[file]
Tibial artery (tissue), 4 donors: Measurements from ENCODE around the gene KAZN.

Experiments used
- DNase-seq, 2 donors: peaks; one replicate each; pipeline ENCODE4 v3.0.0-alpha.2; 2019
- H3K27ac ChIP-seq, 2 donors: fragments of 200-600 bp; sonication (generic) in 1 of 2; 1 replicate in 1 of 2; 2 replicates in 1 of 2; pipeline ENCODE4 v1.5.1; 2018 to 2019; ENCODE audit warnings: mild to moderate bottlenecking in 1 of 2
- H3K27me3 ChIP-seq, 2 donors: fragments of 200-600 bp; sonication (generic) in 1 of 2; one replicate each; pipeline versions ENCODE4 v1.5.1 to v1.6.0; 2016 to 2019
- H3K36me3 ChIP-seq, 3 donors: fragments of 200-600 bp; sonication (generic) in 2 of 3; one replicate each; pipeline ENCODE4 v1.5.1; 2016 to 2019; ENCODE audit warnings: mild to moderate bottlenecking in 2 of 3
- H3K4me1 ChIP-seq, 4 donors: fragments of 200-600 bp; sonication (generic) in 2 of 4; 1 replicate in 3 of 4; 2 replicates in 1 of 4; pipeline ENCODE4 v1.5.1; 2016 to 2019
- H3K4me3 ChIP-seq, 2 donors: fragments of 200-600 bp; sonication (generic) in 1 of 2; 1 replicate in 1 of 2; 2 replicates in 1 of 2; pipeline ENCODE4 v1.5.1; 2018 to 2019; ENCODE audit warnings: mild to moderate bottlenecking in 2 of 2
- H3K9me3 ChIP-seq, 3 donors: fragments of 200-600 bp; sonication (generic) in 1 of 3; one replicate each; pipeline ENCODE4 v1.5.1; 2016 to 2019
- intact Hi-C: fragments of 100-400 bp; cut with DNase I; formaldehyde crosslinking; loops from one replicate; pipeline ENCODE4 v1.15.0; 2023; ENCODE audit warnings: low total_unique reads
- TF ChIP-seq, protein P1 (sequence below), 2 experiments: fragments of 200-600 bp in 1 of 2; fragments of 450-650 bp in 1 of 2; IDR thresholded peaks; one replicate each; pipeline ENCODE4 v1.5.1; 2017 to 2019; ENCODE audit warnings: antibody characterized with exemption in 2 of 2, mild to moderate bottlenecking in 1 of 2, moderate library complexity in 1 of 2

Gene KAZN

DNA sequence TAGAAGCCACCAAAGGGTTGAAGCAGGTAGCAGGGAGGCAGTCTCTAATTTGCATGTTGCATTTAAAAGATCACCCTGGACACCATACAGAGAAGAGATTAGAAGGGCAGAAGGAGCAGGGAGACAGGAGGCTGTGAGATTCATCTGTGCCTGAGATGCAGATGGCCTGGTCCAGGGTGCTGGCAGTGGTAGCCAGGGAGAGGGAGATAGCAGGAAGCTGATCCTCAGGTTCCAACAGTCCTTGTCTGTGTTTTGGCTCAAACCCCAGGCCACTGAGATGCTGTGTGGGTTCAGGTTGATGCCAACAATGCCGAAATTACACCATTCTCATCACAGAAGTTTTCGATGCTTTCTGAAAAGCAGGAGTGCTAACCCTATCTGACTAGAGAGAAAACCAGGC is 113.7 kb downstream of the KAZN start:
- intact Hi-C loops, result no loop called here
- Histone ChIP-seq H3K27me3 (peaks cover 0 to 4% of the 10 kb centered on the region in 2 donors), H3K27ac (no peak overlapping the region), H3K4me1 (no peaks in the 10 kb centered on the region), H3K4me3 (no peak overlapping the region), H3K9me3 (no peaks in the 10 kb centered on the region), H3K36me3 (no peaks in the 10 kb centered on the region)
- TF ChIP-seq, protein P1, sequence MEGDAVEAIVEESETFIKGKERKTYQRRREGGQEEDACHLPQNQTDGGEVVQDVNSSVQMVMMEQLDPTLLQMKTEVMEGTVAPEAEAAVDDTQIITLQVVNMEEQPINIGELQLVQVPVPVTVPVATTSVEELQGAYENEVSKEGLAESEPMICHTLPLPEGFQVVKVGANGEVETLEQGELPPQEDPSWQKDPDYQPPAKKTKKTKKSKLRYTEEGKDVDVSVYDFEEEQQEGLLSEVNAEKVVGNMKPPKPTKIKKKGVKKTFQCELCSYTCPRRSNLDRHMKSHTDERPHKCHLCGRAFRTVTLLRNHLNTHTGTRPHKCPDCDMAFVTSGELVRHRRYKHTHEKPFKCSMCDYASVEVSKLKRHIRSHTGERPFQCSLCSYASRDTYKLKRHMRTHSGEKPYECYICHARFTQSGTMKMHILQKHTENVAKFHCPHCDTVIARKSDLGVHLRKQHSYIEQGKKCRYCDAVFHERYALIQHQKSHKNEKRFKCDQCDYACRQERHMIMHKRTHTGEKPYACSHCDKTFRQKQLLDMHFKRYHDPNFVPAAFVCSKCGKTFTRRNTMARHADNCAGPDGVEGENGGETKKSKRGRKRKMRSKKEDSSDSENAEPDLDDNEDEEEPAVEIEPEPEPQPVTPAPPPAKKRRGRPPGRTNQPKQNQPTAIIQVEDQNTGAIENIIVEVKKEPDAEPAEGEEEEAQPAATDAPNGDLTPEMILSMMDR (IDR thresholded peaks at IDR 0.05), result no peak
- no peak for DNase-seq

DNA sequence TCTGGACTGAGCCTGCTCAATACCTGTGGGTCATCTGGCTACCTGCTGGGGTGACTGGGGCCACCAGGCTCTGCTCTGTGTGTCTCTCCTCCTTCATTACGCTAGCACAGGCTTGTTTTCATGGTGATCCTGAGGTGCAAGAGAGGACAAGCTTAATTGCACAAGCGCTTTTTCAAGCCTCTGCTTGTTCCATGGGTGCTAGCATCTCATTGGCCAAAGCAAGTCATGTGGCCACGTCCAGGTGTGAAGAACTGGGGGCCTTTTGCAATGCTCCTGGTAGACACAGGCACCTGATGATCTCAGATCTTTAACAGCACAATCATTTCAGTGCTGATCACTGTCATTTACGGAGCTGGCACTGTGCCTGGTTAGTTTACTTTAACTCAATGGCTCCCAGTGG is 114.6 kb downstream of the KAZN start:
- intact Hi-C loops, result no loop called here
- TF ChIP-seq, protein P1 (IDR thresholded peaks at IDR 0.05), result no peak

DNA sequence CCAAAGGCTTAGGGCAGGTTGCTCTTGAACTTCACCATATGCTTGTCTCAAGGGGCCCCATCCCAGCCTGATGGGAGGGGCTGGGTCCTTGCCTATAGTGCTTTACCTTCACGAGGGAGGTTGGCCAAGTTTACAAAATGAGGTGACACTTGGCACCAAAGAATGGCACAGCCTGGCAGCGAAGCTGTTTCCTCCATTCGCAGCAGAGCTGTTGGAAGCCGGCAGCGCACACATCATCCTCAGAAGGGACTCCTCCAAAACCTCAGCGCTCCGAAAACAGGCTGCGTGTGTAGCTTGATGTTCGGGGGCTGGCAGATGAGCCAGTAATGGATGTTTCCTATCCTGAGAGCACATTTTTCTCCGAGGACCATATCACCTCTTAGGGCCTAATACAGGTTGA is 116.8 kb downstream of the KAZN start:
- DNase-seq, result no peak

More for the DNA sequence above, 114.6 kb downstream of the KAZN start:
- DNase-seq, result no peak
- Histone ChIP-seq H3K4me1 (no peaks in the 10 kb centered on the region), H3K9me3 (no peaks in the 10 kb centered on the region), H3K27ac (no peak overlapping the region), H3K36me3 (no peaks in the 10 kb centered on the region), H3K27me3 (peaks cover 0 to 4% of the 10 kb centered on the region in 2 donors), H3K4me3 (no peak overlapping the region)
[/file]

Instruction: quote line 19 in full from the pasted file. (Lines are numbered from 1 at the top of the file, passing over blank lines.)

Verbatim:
- intact Hi-C loops, result no loop called here